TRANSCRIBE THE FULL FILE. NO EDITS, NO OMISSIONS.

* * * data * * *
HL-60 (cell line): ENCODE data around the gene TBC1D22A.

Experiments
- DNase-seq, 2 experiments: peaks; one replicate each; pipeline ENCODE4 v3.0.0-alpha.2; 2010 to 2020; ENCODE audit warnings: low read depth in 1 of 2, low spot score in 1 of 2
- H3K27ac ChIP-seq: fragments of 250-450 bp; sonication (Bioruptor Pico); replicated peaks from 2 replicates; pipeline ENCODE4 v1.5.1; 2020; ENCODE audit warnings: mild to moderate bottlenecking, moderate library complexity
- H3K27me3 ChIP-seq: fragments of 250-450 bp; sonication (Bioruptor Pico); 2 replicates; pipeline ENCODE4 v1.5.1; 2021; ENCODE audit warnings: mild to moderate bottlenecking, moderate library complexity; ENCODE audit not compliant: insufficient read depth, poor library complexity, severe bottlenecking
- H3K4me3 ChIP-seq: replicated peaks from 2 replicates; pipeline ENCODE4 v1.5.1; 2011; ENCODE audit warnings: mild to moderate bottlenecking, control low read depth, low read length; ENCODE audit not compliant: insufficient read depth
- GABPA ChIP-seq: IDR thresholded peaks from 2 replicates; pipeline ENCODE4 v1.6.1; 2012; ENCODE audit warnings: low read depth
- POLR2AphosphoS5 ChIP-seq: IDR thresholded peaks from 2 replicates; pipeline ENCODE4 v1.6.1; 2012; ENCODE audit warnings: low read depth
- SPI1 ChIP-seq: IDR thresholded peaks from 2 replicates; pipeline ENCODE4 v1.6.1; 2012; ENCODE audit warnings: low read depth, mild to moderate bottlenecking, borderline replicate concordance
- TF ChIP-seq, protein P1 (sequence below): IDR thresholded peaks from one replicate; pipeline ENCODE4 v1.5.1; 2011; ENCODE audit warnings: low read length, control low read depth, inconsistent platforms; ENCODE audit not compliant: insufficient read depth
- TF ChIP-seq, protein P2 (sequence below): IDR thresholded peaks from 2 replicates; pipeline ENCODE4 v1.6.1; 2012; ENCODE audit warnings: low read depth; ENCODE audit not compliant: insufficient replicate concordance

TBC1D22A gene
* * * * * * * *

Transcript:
HL-60 (cell line): ENCODE data around the gene TBC1D22A.

Experiments
- DNase-seq, 2 experiments: peaks; one replicate each; pipeline ENCODE4 v3.0.0-alpha.2; 2010 to 2020; ENCODE audit warnings: low read depth in 1 of 2, low spot score in 1 of 2
- H3K27ac ChIP-seq: fragments of 250-450 bp; sonication (Bioruptor Pico); replicated peaks from 2 replicates; pipeline ENCODE4 v1.5.1; 2020; ENCODE audit warnings: mild to moderate bottlenecking, moderate library complexity
- H3K27me3 ChIP-seq: fragments of 250-450 bp; sonication (Bioruptor Pico); 2 replicates; pipeline ENCODE4 v1.5.1; 2021; ENCODE audit warnings: mild to moderate bottlenecking, moderate library complexity; ENCODE audit not compliant: insufficient read depth, poor library complexity, severe bottlenecking
- H3K4me3 ChIP-seq: replicated peaks from 2 replicates; pipeline ENCODE4 v1.5.1; 2011; ENCODE audit warnings: mild to moderate bottlenecking, control low read depth, low read length; ENCODE audit not compliant: insufficient read depth
- GABPA ChIP-seq: IDR thresholded peaks from 2 replicates; pipeline ENCODE4 v1.6.1; 2012; ENCODE audit warnings: low read depth
- POLR2AphosphoS5 ChIP-seq: IDR thresholded peaks from 2 replicates; pipeline ENCODE4 v1.6.1; 2012; ENCODE audit warnings: low read depth
- SPI1 ChIP-seq: IDR thresholded peaks from 2 replicates; pipeline ENCODE4 v1.6.1; 2012; ENCODE audit warnings: low read depth, mild to moderate bottlenecking, borderline replicate concordance
- TF ChIP-seq, protein P1 (sequence below): IDR thresholded peaks from one replicate; pipeline ENCODE4 v1.5.1; 2011; ENCODE audit warnings: low read length, control low read depth, inconsistent platforms; ENCODE audit not compliant: insufficient read depth
- TF ChIP-seq, protein P2 (sequence below): IDR thresholded peaks from 2 replicates; pipeline ENCODE4 v1.6.1; 2012; ENCODE audit warnings: low read depth; ENCODE audit not compliant: insufficient replicate concordance

TBC1D22A gene